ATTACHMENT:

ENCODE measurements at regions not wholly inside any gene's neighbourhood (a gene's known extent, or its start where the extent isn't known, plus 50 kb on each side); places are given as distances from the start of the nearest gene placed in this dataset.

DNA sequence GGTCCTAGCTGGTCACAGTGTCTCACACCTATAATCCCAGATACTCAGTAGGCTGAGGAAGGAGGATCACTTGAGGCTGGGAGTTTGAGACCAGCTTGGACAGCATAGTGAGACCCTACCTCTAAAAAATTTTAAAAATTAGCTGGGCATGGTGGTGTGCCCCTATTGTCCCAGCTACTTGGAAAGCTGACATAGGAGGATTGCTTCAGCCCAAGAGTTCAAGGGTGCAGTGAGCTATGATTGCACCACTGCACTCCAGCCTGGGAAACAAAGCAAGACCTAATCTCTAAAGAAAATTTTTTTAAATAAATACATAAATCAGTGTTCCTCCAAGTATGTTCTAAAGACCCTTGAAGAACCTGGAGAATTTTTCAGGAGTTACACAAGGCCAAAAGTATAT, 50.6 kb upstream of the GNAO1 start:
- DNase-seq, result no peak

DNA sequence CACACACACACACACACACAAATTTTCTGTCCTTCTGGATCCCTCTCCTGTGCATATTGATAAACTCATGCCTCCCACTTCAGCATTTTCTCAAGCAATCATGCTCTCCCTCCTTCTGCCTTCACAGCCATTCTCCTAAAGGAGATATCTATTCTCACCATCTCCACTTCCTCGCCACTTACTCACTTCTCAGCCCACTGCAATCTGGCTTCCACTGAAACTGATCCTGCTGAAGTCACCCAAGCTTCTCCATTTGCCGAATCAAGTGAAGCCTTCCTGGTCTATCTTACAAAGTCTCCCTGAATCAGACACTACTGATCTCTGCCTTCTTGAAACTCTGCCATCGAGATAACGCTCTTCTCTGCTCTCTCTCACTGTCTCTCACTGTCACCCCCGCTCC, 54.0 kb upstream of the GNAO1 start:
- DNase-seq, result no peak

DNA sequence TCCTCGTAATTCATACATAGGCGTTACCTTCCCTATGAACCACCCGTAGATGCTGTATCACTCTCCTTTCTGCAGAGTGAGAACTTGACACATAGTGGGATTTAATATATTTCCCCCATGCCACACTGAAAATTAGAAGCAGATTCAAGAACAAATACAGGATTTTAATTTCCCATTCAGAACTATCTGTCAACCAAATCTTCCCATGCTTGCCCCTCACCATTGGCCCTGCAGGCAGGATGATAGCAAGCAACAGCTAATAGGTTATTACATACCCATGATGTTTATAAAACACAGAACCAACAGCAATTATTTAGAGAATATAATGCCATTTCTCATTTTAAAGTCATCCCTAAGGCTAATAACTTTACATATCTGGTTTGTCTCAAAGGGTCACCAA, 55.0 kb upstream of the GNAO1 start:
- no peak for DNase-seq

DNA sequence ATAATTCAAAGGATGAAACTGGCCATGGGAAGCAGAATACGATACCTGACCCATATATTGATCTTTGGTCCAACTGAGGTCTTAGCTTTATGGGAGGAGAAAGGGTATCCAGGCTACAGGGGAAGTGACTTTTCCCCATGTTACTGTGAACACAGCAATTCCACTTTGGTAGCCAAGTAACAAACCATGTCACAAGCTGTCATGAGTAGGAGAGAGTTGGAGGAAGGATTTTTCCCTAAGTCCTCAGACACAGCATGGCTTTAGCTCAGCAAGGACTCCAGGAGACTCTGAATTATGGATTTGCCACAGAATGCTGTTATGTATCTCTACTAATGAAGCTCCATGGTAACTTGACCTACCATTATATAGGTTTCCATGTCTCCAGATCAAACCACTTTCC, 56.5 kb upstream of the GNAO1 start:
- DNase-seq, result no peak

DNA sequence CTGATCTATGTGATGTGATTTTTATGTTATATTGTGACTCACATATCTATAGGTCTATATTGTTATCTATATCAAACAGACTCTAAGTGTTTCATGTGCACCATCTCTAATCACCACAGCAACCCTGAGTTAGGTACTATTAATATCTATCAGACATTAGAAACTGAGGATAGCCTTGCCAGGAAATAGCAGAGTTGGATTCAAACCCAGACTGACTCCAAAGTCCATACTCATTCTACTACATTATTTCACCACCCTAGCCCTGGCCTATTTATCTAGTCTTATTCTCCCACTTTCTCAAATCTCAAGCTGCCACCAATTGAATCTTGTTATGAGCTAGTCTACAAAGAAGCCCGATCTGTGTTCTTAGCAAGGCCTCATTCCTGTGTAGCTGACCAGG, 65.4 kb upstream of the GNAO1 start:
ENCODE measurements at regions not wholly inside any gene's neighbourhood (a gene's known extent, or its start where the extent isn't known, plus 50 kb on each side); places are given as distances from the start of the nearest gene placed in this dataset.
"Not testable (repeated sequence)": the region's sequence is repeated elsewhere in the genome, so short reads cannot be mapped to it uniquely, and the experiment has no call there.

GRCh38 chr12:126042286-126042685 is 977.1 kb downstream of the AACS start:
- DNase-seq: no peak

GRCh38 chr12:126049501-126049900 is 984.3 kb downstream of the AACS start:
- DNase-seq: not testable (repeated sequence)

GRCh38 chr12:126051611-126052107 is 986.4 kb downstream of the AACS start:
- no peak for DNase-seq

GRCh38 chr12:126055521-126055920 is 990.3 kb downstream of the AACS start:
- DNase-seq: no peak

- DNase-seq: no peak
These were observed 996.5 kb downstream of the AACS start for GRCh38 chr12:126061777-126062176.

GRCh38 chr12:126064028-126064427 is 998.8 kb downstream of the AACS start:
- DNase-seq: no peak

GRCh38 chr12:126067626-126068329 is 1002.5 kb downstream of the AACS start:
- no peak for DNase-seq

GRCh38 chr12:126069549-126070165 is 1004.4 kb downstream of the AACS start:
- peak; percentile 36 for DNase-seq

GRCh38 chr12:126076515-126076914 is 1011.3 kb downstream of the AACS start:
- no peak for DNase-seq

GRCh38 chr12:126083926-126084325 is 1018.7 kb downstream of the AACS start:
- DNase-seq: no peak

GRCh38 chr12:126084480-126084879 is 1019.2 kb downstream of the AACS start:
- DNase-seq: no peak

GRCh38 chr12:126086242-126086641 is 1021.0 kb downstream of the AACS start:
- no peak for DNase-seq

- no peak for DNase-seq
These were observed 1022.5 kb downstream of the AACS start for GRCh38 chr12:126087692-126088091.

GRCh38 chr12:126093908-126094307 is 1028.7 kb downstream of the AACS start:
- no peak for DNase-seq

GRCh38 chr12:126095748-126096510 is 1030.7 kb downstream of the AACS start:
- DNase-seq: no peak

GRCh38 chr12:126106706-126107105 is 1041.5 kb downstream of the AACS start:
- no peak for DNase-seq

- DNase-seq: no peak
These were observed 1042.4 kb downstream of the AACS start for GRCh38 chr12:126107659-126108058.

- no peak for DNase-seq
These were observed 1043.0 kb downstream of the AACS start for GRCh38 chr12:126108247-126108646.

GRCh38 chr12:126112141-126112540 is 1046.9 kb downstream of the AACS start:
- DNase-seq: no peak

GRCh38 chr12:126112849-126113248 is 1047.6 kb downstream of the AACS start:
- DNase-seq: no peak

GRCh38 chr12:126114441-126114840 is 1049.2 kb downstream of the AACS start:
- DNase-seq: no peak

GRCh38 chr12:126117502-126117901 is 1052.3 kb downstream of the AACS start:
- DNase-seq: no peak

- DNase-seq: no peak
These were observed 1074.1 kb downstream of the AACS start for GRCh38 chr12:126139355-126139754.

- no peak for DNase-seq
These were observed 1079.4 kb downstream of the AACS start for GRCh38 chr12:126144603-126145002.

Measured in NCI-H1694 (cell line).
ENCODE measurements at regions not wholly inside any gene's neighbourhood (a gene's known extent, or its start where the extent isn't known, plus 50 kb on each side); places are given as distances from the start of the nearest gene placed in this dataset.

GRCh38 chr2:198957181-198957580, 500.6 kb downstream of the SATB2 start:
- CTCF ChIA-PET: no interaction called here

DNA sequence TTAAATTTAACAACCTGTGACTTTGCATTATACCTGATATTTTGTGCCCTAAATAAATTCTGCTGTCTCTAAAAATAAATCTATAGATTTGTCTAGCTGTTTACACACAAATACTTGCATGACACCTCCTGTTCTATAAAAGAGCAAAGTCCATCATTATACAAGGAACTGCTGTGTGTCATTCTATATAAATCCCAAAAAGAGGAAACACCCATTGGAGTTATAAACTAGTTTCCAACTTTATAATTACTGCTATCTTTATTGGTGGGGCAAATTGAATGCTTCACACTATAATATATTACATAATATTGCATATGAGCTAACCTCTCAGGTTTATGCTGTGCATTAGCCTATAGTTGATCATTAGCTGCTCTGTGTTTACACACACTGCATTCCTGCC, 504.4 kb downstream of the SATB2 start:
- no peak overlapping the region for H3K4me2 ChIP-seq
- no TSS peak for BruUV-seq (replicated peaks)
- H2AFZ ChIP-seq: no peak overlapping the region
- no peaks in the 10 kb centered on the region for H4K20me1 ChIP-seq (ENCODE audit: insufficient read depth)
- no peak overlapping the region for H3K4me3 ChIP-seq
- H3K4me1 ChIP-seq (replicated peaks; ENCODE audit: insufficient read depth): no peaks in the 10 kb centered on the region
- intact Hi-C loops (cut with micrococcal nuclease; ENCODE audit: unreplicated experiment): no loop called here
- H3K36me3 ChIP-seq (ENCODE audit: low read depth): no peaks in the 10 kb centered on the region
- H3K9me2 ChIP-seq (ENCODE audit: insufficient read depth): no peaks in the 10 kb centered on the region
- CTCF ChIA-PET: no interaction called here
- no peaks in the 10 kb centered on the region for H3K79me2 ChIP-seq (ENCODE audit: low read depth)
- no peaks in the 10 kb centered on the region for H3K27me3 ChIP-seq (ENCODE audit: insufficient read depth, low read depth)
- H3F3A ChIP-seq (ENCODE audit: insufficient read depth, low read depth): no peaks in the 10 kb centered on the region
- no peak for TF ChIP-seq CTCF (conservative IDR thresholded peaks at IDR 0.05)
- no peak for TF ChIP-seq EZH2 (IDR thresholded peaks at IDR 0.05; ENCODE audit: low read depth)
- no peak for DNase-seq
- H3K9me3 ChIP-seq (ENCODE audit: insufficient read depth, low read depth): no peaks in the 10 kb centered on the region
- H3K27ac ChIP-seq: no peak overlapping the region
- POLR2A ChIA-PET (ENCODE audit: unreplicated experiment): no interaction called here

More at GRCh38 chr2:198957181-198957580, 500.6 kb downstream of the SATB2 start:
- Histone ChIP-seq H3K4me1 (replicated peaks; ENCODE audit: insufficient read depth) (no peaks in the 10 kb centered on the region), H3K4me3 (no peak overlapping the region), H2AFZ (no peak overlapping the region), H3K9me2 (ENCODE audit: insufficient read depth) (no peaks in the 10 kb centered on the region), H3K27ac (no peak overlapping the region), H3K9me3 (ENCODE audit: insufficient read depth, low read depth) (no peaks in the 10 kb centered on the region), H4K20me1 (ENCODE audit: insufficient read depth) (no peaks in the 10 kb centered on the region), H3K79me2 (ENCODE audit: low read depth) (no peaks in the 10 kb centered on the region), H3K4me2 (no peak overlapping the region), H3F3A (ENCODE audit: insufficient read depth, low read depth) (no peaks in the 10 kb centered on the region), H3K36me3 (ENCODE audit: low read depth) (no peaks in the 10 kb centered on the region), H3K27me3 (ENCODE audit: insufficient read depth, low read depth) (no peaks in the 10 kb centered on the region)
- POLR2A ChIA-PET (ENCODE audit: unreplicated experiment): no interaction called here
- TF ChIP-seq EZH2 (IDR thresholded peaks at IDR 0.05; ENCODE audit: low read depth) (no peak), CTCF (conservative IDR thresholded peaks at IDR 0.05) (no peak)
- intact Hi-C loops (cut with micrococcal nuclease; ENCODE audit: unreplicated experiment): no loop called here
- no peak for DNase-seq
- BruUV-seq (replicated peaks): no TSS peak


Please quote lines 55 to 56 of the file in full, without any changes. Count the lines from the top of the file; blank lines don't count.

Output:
GRCh38 chr12:126117502-126117901 is 1052.3 kb downstream of the AACS start:
- DNase-seq: no peak